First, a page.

Posted by Left Luggage on April 29, 2009
A slightly delayed view of the last week, featuring an interesting analysis of how the Left should deal with the police, a new blog aiming to address strategic questions facing socialists outside the “mainstream Left”, more school protests and a reflection on the political complexion of Labour after the next general election.
Following our article on how the Left should respond to crime, blogger A Very Public Sociologist has a very though-provoking piece on the other side of the coin: how should left-wing activists deal with the police (or, rather, for the moment, talk about dealing with them).
The obvious difficulty is outside a revolutionary situation, calling for the abolition of the police invites derision and dismissal. The far left in Britain has either tended to argue this position regardless, compounding their isolation from the bulk of the politically interested population (take your pick from among the colourful array of ultra-lefts), or have maintained a strategic silence […]
It may be good on the diagnosis of crime but is decidedly poor in what can be done about it, creating the impression the left is soft on criminality and completely unserious about it. Obviously, this is not good enough – it leaves us disarmed in front of those communities where crime and anti-social behaviour is endemic.
He cites the example of the Socialist Party, which has a set of “transitional demands” on law and order issues and suggests that democratic control of policing at a local level should be a major demand, and recognises that the Left should be arguing for more resources for working class communities. As the post is focussed on the police, the question of how communities themselves can respond to anti-social crime is left open.
An exciting development in the “blogosphere” is the new blog Stargrave1, which takes up some of the issues Left Luggage is trying to initiate a discussion around. The writer, a “left syndicalist” and IWW member who has been involved in Green electoral politics, explains in his first post the:
current pressing need for well thought-through and openly discussed strategies for those who currently find themselves outside of what passes for the “mainstream left” in Britain
He lays out a number of proposals for how this group of independent socialists (and left syndicalists) should shape the future, highlighting the good work of Liberty and Solidarity (though suggesting their unwillingness to engage in electoral politics is problematic), and suggesting the Left needs to move beyond the sect and have local independent candidates taking direction from local community groups and unions:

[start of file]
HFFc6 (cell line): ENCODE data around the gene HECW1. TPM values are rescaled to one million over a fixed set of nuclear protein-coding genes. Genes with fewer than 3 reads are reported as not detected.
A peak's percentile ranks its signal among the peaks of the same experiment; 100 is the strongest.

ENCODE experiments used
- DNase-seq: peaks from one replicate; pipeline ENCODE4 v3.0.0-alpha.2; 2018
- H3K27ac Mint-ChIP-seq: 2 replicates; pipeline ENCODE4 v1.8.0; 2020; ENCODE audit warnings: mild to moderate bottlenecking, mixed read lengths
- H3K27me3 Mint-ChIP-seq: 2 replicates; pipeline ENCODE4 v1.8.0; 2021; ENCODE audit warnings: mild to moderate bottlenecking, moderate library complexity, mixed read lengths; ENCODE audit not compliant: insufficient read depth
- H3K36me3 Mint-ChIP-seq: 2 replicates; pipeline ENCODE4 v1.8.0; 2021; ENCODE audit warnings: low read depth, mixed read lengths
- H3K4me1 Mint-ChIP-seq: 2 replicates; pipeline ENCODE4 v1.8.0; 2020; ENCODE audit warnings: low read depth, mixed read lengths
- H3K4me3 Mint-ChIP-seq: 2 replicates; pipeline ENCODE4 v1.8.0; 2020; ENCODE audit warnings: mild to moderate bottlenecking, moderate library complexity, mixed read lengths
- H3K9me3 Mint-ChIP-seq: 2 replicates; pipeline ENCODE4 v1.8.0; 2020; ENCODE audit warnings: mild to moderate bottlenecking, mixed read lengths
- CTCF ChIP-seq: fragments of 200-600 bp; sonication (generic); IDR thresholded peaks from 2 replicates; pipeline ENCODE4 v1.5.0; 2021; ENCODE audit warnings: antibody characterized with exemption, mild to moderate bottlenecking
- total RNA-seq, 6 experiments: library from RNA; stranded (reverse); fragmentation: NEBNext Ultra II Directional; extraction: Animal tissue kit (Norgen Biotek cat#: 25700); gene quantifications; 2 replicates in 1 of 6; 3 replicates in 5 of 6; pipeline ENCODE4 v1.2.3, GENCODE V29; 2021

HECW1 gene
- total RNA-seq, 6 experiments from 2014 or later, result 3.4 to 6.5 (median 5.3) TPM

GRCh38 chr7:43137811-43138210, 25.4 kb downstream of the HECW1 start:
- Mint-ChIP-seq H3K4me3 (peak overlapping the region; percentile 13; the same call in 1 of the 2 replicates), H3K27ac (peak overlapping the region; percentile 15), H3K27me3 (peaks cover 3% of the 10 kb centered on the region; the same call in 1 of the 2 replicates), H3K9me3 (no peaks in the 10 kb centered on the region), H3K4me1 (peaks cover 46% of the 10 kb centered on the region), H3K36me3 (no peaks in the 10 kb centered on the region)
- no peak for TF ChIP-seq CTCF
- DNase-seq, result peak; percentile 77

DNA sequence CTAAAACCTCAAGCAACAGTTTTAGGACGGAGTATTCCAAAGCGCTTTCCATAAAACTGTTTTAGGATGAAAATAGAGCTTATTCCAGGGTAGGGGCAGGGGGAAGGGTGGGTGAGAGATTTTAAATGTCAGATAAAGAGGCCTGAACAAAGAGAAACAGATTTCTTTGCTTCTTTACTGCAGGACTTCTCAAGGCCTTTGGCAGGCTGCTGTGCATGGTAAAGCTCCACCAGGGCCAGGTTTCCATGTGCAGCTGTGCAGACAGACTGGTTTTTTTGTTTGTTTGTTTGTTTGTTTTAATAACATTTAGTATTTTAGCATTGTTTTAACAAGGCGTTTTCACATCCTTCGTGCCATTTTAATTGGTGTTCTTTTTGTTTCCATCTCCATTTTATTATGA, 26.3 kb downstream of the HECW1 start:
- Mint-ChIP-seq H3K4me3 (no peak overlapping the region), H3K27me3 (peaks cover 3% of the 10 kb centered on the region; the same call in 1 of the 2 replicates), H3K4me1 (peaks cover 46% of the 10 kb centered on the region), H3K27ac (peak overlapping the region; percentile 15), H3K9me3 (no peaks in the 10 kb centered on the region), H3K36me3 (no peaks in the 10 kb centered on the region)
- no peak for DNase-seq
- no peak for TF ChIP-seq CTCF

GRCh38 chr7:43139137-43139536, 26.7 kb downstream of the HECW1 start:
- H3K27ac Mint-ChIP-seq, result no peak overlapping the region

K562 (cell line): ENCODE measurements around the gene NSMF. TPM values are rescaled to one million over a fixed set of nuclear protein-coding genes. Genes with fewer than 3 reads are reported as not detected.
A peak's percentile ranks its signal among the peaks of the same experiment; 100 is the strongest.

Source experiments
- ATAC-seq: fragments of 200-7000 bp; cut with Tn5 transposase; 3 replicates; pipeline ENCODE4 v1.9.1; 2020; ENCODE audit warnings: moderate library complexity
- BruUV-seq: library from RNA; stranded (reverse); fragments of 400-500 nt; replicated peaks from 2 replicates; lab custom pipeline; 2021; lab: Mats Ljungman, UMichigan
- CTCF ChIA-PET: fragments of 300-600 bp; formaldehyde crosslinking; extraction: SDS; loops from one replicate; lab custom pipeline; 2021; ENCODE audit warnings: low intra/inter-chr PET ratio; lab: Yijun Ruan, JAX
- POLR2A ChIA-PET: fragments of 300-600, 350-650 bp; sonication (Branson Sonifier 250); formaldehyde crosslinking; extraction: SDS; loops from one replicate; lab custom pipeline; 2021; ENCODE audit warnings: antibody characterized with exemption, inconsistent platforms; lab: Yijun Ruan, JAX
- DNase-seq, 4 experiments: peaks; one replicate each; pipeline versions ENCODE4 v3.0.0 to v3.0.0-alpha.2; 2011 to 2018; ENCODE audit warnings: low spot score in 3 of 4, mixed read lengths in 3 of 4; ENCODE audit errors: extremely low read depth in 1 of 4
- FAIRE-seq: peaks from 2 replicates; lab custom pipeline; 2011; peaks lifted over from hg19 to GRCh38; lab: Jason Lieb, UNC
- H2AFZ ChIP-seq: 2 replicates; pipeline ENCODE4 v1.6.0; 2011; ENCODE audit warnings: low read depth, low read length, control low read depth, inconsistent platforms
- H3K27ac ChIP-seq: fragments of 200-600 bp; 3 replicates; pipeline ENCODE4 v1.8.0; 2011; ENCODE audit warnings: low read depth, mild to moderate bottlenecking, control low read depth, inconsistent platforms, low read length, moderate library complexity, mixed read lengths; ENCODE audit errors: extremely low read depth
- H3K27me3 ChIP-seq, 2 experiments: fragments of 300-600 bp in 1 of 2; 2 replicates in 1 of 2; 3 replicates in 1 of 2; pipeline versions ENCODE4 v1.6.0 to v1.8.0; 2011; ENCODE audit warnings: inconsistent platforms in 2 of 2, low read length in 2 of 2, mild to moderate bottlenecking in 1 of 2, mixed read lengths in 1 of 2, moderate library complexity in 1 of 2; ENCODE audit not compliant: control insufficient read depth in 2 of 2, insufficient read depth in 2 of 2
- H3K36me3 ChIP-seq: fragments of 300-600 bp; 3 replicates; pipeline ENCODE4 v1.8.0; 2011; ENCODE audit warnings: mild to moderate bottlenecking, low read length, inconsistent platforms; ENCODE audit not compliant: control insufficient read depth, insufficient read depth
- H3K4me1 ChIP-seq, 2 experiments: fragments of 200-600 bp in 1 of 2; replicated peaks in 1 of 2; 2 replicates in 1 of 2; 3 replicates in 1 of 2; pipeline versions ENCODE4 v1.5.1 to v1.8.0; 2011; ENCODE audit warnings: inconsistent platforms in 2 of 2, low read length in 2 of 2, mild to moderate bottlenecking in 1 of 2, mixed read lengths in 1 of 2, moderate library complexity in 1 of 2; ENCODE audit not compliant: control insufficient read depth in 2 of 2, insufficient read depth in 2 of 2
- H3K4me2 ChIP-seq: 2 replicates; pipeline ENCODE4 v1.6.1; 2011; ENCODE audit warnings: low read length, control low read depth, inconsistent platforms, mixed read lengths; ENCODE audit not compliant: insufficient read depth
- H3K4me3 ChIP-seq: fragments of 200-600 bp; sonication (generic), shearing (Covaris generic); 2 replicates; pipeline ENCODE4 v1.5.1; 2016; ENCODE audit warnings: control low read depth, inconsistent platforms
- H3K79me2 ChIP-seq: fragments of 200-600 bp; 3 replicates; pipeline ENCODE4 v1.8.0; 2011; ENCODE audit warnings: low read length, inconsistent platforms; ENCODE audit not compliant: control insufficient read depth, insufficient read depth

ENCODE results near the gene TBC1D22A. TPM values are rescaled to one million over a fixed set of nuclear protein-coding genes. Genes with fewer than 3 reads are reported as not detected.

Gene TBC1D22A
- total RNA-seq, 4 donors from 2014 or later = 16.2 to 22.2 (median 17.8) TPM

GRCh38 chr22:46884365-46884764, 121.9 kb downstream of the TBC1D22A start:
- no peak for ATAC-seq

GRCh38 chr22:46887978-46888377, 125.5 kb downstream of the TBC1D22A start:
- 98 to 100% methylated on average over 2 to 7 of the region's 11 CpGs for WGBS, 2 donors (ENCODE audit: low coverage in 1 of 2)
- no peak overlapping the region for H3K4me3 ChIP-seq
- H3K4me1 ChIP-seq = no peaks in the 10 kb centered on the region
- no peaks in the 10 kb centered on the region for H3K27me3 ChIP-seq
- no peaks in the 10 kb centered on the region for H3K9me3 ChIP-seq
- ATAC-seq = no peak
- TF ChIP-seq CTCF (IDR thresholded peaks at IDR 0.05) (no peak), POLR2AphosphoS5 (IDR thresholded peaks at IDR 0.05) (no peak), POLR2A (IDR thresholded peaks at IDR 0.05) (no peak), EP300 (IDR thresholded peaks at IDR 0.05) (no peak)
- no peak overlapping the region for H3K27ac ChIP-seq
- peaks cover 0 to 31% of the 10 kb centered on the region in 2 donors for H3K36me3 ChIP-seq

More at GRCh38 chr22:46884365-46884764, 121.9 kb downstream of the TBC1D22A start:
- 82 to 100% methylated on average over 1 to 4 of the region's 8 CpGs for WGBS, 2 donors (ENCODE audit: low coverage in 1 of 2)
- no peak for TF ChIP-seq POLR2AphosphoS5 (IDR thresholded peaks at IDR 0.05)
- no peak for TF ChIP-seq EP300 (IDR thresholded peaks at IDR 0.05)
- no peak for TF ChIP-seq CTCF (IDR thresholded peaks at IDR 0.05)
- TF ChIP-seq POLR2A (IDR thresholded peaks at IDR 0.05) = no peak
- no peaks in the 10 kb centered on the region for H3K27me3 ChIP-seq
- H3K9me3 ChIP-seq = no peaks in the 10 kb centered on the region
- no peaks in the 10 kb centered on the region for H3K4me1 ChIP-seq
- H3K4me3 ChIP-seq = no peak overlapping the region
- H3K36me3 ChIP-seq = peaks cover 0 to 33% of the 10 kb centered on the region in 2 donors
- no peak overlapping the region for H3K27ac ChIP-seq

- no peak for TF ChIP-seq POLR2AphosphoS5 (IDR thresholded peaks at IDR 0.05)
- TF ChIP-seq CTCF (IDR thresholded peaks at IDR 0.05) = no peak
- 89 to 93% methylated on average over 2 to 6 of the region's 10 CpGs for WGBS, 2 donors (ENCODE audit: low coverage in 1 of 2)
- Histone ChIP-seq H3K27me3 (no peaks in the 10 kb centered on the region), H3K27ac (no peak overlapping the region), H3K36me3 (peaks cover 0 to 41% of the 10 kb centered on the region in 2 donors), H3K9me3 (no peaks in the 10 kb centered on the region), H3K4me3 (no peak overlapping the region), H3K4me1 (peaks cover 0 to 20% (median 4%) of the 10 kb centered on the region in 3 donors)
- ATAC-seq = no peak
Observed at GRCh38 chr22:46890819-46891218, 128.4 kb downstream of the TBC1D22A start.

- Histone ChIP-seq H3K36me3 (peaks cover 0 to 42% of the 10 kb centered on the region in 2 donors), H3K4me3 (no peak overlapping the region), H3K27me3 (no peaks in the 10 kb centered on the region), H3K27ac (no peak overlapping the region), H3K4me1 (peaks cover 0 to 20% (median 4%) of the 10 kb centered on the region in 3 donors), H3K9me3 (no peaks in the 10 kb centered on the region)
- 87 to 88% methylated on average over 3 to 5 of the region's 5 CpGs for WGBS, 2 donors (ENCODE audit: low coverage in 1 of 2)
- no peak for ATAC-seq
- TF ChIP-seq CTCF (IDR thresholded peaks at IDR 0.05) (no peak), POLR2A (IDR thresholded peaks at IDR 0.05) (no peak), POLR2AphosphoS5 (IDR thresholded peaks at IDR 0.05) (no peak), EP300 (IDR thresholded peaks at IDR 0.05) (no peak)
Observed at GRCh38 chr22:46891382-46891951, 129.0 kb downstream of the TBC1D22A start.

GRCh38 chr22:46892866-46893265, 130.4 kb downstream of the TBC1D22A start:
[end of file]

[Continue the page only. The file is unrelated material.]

Intervention on the field of official politics at a local level in the foreseeable future would not be through another factional or sectional Party, but through Independent candidates agreeing a common general programme, key amongst their aims being to take direction from community and workplace bodies in their locality.
Whether the idea of independent candidates is problematic or not, Stargrave argues that we have in the first place to put the horse before the cart by building fighting and democratic organisations in working class communities:
those of us who would adopt this strategy would first and foremost be interested in supporting and building fighting workplace and community organisation at a local level, which is in fact more of a pressing concern and necessity than contesting elections.
Stargrave also raises a host of important questions of strategy and principle that the Left needs to consider, making this a very though-provoking and timely piece.
Right from reception class, social divisions are on full view […] Average this tendency out across a borough, and you can see why the best education authorities include Richmond Upon Thames and Surrey, while the worst performers include Newham, Tower Hamlets and Hackney. The alignment with social class could hardly be clearer.
There was also another school protest in Glasgow this week, when parents at Our Lady of the Assumption Primary, in Maryhill, took to its roof on Monday to protest at plans to close school. The protest follows the occupation of two other schools in the area against Glasgow City Council’s plans to close or merge 13 primaries and 12 nurseries. It also comes after a rooftop protest by parents of a school in Lewisham, South London, last week.
we will have a Labour Party dominated at the top by Blairites spouting Labourist rhetoric, backed by “reformed ” Brownites and chancers like [John] Cruddas talking all left (take a look at his voting record for where he is really coming from) – see the “unions’ friend”, privatiser Alan Johnson and the sickening Mandelson on Newsnight last night (welcoming a new age of “left wing” interventionism and regulation) for a taste of the dishonesty and language mangling that is to come.
For those still within Labour and hoping to get a chance to reform the party, this analysis will make grim reading indeed.